KTH Royal Institute of Technology

Sustainable fabrication of advanced photonic components through glass 3D printing

  • Circularity and Replacement
  • Energy
  • Synthesis & Processing
Industrial project

Research question

Although 3D printing technologies for metals, plastics, ceramics, and even bio-materials are commercially available today, the capability to 3D print glass, considered the last frontier in additive manufacturing, remain limited. Initiated through an SSF funded project, Nobula successfully developed the Direct Glass Laser Deposition (DGLDTM) technique, providing a novel laser-based glass 3D printer that utilizes thin glass filaments as feedstock. Through direct laser heating using CO2-lasers, processing temperatures above 2000 °C are easily achieved, enabling printing of fused silica glass. Filaments of fused silica are easily manufactured using commercial optical fiber draw towers. However, fabricating filaments of other types of glass, e.g., borosilicate or soda-lime glass, has been a challenge.

The motivation of this project is to study the filament fabrication process for different types of glass suitable for 3D printing, both regarding material composition and structures. The vision is to expand the potential applications of glass 3D printing, with a focus on sustainability. To facilitate this study, the laser-based fiber draw tower developed at KTH will be used for material studies regarding filament fabrication, which will subsequently be evaluated using the glass 3D printers at Nobula.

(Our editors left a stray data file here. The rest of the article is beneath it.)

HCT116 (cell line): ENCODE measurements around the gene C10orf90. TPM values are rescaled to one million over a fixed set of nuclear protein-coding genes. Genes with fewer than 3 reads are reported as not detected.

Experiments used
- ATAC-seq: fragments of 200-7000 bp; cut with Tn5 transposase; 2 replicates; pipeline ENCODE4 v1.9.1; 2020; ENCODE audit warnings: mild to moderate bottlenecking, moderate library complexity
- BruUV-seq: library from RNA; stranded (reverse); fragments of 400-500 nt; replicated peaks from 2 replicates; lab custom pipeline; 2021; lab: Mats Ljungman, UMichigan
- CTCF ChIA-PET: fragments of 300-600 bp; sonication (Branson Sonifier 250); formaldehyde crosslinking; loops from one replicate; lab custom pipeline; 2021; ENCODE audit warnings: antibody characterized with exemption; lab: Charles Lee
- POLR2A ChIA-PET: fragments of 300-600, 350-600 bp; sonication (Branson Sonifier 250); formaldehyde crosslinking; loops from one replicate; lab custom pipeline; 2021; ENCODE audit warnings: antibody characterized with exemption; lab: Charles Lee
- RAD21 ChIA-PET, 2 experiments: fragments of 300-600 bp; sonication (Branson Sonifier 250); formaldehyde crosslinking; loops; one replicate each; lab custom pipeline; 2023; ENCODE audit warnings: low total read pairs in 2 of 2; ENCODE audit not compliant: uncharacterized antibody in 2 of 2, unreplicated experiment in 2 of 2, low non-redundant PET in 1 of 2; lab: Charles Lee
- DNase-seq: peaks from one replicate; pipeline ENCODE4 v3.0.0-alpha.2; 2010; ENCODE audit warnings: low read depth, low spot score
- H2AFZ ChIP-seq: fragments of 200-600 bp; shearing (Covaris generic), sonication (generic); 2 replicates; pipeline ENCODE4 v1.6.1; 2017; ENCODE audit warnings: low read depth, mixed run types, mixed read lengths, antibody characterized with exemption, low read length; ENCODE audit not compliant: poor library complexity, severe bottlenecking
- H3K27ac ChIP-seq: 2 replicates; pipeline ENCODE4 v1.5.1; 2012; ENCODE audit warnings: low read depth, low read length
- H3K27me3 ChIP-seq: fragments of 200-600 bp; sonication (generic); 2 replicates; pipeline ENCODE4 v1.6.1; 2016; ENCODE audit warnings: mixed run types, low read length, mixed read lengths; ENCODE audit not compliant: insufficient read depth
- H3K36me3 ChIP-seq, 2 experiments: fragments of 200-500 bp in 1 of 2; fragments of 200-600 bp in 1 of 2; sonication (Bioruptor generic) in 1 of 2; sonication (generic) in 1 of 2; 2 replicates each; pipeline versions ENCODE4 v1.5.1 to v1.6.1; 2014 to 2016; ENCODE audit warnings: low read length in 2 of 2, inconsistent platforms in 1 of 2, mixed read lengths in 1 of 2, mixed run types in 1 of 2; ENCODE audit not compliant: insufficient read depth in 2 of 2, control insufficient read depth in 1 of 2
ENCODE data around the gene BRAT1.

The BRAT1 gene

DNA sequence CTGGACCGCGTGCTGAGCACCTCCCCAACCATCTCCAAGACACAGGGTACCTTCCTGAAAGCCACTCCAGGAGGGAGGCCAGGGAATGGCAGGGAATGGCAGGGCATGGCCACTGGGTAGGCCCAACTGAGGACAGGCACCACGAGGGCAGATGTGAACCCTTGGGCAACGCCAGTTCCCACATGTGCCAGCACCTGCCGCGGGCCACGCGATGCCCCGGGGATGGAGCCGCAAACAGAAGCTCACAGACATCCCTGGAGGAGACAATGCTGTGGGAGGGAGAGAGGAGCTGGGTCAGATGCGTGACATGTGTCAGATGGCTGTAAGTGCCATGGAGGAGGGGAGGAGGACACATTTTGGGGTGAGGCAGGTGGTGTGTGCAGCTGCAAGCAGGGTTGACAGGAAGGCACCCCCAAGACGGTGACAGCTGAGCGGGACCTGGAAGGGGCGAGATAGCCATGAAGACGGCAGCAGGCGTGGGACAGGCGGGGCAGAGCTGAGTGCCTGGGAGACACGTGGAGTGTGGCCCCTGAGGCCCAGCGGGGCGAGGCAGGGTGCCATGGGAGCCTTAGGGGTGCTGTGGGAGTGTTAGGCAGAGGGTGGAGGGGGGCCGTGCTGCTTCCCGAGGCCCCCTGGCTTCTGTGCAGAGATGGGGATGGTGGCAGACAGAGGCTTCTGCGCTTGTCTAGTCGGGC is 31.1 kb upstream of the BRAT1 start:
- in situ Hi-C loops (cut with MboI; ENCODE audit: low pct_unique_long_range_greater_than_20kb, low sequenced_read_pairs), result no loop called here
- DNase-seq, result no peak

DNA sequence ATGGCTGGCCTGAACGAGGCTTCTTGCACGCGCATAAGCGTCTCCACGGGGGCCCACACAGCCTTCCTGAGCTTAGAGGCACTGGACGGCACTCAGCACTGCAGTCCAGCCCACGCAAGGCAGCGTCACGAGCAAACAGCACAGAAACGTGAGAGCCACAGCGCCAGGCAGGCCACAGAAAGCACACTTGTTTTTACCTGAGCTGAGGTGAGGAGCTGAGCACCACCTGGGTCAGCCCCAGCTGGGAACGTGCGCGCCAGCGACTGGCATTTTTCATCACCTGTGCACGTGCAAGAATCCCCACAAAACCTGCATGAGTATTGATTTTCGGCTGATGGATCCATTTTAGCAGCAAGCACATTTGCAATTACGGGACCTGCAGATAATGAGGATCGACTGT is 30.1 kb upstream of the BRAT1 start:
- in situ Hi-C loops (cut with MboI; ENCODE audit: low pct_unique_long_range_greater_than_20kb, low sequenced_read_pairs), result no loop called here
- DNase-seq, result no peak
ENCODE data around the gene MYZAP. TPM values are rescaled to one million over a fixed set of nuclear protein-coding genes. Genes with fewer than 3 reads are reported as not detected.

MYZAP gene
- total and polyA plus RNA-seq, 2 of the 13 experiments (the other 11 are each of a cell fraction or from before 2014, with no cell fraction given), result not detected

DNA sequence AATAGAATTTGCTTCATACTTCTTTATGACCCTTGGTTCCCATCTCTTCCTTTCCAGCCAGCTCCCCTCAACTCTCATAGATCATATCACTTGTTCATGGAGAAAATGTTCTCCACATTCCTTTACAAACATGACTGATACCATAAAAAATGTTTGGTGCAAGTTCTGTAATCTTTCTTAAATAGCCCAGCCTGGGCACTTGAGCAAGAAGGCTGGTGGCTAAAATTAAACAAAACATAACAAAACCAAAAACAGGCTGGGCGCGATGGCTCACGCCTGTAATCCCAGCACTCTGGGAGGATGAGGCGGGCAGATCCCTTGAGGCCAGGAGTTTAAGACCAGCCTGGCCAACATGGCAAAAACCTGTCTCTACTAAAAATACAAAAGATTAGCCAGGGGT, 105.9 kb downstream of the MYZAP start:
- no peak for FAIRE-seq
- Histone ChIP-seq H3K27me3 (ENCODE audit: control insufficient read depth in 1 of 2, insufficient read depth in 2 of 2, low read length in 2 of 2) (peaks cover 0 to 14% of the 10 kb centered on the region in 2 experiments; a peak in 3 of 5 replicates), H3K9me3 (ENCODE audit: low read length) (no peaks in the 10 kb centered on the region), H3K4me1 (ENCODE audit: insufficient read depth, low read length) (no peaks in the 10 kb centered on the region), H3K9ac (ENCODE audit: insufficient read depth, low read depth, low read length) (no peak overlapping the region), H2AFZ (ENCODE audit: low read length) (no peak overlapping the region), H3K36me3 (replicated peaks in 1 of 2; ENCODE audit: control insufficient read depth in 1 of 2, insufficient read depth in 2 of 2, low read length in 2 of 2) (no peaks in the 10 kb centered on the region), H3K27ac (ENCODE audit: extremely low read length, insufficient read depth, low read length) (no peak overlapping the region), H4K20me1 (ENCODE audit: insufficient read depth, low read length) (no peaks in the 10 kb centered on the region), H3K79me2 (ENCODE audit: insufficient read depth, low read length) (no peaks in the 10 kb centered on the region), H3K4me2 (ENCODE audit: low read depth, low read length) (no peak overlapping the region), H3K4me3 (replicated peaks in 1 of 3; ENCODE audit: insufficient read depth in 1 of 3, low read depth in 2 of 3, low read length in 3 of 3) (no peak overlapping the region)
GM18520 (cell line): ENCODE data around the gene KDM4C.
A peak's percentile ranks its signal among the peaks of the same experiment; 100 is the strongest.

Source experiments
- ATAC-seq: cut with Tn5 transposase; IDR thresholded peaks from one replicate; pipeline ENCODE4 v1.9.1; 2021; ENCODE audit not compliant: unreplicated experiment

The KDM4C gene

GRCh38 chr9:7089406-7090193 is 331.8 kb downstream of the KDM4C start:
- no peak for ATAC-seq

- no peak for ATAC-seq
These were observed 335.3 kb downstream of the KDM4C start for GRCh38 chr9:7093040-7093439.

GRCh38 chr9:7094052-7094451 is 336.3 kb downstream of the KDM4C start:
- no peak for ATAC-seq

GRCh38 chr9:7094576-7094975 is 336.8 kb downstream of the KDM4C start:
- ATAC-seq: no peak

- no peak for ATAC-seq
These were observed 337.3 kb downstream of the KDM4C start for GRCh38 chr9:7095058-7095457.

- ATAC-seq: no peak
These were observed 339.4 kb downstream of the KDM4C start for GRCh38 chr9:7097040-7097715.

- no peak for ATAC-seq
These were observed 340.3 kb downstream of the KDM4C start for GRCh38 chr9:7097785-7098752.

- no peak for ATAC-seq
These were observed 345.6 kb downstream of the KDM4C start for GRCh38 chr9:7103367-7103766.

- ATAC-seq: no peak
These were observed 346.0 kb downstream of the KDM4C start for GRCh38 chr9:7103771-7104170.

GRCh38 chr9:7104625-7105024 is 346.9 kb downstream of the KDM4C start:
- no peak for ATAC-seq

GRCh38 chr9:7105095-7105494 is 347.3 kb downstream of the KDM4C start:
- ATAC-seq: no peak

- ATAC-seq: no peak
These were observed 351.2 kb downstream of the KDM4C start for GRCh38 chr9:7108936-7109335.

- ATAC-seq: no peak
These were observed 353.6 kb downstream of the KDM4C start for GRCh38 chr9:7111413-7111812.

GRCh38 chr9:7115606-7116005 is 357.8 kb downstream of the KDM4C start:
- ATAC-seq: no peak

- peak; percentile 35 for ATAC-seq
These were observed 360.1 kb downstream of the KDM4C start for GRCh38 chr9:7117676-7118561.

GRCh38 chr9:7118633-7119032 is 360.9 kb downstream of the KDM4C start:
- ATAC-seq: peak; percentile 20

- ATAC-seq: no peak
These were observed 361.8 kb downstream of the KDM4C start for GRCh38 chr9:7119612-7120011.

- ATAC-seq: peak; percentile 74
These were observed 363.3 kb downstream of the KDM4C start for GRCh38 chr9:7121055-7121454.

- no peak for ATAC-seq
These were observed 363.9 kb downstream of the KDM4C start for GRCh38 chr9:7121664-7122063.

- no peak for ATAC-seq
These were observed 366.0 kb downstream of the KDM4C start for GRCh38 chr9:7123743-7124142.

Sustainability aspects

Glass is mainly made up of silicon and oxygen, the two most abundant materials on earth, and is 100% recyclable. However, glass fabrication is well known to be highly energy intensive, with a significant CO2 footprint and generates chemical waste bi-products. The Nobula 3D printer is very energy efficient, consuming less than 200 W of electrical power during printing, and requires no chemicals. The main focus within this project will be placed on exploring different types of glass used for printing, towards expanding the possibilities for sustainable glass fabrication through 3D printing

researcher photo

KTH Royal Institute of Technology

Carlota Canalias



Nobula 3D AB

Michael Fokine

Industrial PI


Explore projects under the Wise program

WISE drives the development of future materials science at the international forefront. The research should lead to the development of sustainable and efficient materials to solve some of today's major challenges, primary sustainability. On this page you can read more about our research projects.

Explore projects